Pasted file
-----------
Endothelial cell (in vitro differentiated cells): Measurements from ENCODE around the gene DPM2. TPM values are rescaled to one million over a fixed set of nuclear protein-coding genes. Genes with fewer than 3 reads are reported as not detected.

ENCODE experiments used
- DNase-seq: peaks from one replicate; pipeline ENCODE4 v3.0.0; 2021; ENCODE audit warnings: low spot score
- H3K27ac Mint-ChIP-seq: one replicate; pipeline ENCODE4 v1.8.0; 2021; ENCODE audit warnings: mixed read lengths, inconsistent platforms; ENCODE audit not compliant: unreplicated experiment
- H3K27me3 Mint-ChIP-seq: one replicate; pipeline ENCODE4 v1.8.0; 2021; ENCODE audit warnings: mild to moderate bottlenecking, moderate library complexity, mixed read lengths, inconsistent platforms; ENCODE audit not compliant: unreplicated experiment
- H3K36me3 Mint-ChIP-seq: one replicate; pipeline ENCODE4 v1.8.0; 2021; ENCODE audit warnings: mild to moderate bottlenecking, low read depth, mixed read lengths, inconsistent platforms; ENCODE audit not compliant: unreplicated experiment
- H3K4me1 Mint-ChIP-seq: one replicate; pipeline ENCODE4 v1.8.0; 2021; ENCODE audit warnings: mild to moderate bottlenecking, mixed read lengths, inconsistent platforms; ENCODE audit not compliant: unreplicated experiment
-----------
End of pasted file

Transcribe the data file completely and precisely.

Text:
Endothelial cell (in vitro differentiated cells): Measurements from ENCODE around the gene DPM2. TPM values are rescaled to one million over a fixed set of nuclear protein-coding genes. Genes with fewer than 3 reads are reported as not detected.

ENCODE experiments used
- DNase-seq: peaks from one replicate; pipeline ENCODE4 v3.0.0; 2021; ENCODE audit warnings: low spot score
- H3K27ac Mint-ChIP-seq: one replicate; pipeline ENCODE4 v1.8.0; 2021; ENCODE audit warnings: mixed read lengths, inconsistent platforms; ENCODE audit not compliant: unreplicated experiment
- H3K27me3 Mint-ChIP-seq: one replicate; pipeline ENCODE4 v1.8.0; 2021; ENCODE audit warnings: mild to moderate bottlenecking, moderate library complexity, mixed read lengths, inconsistent platforms; ENCODE audit not compliant: unreplicated experiment
- H3K36me3 Mint-ChIP-seq: one replicate; pipeline ENCODE4 v1.8.0; 2021; ENCODE audit warnings: mild to moderate bottlenecking, low read depth, mixed read lengths, inconsistent platforms; ENCODE audit not compliant: unreplicated experiment
- H3K4me1 Mint-ChIP-seq: one replicate; pipeline ENCODE4 v1.8.0; 2021; ENCODE audit warnings: mild to moderate bottlenecking, mixed read lengths, inconsistent platforms; ENCODE audit not compliant: unreplicated experiment